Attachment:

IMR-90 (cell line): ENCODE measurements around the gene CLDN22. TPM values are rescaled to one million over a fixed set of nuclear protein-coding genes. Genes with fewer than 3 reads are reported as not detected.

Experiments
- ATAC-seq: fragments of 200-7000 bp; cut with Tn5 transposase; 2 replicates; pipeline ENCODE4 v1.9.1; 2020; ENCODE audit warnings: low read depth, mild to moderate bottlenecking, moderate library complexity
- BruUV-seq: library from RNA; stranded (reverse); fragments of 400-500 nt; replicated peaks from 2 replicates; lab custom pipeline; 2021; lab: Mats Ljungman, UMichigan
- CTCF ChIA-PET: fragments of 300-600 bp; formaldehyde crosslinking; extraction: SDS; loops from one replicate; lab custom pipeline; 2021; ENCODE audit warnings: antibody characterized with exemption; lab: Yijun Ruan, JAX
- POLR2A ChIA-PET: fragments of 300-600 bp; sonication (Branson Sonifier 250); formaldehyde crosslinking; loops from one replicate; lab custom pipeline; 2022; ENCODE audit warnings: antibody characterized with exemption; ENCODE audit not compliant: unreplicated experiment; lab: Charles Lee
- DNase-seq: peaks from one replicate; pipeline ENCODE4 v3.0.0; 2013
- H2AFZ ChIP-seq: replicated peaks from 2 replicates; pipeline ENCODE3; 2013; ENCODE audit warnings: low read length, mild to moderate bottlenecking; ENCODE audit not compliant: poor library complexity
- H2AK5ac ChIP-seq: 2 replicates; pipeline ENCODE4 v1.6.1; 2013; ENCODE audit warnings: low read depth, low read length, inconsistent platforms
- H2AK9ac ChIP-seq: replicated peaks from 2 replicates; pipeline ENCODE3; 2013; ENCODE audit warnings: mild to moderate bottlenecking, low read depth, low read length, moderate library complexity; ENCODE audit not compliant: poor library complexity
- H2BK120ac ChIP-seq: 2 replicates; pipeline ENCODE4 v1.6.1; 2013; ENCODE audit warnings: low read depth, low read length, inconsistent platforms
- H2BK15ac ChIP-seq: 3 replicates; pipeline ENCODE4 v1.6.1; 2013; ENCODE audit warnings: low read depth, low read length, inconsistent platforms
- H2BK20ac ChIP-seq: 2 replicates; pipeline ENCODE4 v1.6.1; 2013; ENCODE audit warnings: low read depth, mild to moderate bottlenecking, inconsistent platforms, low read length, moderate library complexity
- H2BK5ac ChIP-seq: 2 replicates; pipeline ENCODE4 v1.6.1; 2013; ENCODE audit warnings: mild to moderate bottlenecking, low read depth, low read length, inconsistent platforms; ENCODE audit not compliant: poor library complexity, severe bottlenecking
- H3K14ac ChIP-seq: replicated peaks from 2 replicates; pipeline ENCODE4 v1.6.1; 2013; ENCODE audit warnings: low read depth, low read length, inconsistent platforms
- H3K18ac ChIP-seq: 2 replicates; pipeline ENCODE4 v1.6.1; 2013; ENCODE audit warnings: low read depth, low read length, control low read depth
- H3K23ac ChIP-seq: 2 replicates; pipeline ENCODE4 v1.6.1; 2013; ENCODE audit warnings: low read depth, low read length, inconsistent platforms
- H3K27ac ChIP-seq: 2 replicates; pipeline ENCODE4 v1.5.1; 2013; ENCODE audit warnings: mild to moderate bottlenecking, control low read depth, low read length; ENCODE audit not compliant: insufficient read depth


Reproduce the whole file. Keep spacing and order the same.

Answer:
IMR-90 (cell line): ENCODE measurements around the gene CLDN22. TPM values are rescaled to one million over a fixed set of nuclear protein-coding genes. Genes with fewer than 3 reads are reported as not detected.

Experiments
- ATAC-seq: fragments of 200-7000 bp; cut with Tn5 transposase; 2 replicates; pipeline ENCODE4 v1.9.1; 2020; ENCODE audit warnings: low read depth, mild to moderate bottlenecking, moderate library complexity
- BruUV-seq: library from RNA; stranded (reverse); fragments of 400-500 nt; replicated peaks from 2 replicates; lab custom pipeline; 2021; lab: Mats Ljungman, UMichigan
- CTCF ChIA-PET: fragments of 300-600 bp; formaldehyde crosslinking; extraction: SDS; loops from one replicate; lab custom pipeline; 2021; ENCODE audit warnings: antibody characterized with exemption; lab: Yijun Ruan, JAX
- POLR2A ChIA-PET: fragments of 300-600 bp; sonication (Branson Sonifier 250); formaldehyde crosslinking; loops from one replicate; lab custom pipeline; 2022; ENCODE audit warnings: antibody characterized with exemption; ENCODE audit not compliant: unreplicated experiment; lab: Charles Lee
- DNase-seq: peaks from one replicate; pipeline ENCODE4 v3.0.0; 2013
- H2AFZ ChIP-seq: replicated peaks from 2 replicates; pipeline ENCODE3; 2013; ENCODE audit warnings: low read length, mild to moderate bottlenecking; ENCODE audit not compliant: poor library complexity
- H2AK5ac ChIP-seq: 2 replicates; pipeline ENCODE4 v1.6.1; 2013; ENCODE audit warnings: low read depth, low read length, inconsistent platforms
- H2AK9ac ChIP-seq: replicated peaks from 2 replicates; pipeline ENCODE3; 2013; ENCODE audit warnings: mild to moderate bottlenecking, low read depth, low read length, moderate library complexity; ENCODE audit not compliant: poor library complexity
- H2BK120ac ChIP-seq: 2 replicates; pipeline ENCODE4 v1.6.1; 2013; ENCODE audit warnings: low read depth, low read length, inconsistent platforms
- H2BK15ac ChIP-seq: 3 replicates; pipeline ENCODE4 v1.6.1; 2013; ENCODE audit warnings: low read depth, low read length, inconsistent platforms
- H2BK20ac ChIP-seq: 2 replicates; pipeline ENCODE4 v1.6.1; 2013; ENCODE audit warnings: low read depth, mild to moderate bottlenecking, inconsistent platforms, low read length, moderate library complexity
- H2BK5ac ChIP-seq: 2 replicates; pipeline ENCODE4 v1.6.1; 2013; ENCODE audit warnings: mild to moderate bottlenecking, low read depth, low read length, inconsistent platforms; ENCODE audit not compliant: poor library complexity, severe bottlenecking
- H3K14ac ChIP-seq: replicated peaks from 2 replicates; pipeline ENCODE4 v1.6.1; 2013; ENCODE audit warnings: low read depth, low read length, inconsistent platforms
- H3K18ac ChIP-seq: 2 replicates; pipeline ENCODE4 v1.6.1; 2013; ENCODE audit warnings: low read depth, low read length, control low read depth
- H3K23ac ChIP-seq: 2 replicates; pipeline ENCODE4 v1.6.1; 2013; ENCODE audit warnings: low read depth, low read length, inconsistent platforms
- H3K27ac ChIP-seq: 2 replicates; pipeline ENCODE4 v1.5.1; 2013; ENCODE audit warnings: mild to moderate bottlenecking, control low read depth, low read length; ENCODE audit not compliant: insufficient read depth